Scientists discover in Alaska the largest dinosaur track site in U.S.

New dinosaur track site in Alaska
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Paleontologists have discovered in Alaska a new dinosaur track site that appears to contain numerous exposed tracks on what is now a series of vertical walls covering an area larger than a football field.

The picture to the right shows the entire site. The darker flat walls that appear to be dimpled are the track sites, with the dimples the actual tracks.

Researchers at the University of Alaska Fairbanks made the discovery following a seven-hour hike into the Denali National Park and Preserve, and it is now the home of the largest known single dinosaur track site in the US state.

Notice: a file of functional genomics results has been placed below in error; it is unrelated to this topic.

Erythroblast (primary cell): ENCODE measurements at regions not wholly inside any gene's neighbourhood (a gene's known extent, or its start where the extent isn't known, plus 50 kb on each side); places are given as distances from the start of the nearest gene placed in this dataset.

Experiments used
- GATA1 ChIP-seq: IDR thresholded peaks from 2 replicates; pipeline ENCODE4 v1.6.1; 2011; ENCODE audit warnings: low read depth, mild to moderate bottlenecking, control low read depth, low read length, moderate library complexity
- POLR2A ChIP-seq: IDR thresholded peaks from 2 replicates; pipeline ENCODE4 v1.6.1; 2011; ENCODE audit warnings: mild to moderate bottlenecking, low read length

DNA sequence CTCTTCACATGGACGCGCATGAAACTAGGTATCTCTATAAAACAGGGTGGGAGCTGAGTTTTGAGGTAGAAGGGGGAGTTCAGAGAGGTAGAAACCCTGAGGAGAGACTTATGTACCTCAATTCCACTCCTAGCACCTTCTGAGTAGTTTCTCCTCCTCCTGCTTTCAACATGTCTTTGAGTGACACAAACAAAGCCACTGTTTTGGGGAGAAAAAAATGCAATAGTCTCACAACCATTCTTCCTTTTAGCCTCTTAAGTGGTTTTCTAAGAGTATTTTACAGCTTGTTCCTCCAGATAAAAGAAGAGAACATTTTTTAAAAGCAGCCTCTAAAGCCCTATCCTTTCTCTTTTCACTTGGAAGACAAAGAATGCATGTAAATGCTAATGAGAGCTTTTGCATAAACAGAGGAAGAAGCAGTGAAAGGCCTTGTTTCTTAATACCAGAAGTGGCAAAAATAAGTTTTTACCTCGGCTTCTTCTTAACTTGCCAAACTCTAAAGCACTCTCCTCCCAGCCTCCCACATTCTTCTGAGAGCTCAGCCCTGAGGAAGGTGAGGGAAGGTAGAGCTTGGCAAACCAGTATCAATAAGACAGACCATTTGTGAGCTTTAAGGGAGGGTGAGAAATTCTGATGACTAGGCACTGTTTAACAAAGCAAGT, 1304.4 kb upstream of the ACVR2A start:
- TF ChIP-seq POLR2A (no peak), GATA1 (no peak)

Like a geological triple-decker (or more) sandwich, the 20-story-high structure, pushed vertical due to tectonic plate convergence, reveals a cliff face of layer upon layer of preserved prints throughout time. “It’s not just one level of rock with tracks on it,” said Dustin Stewart, the paper’s lead author and a former UAF graduate student. “It is a sequence through time. Up until now, Denali had other track sites that are known, but nothing of this magnitude.”

The scientists think these now vertical walls, when horizontal in the past, marked a major water-hole location visited by numerous dinosaurs and other species.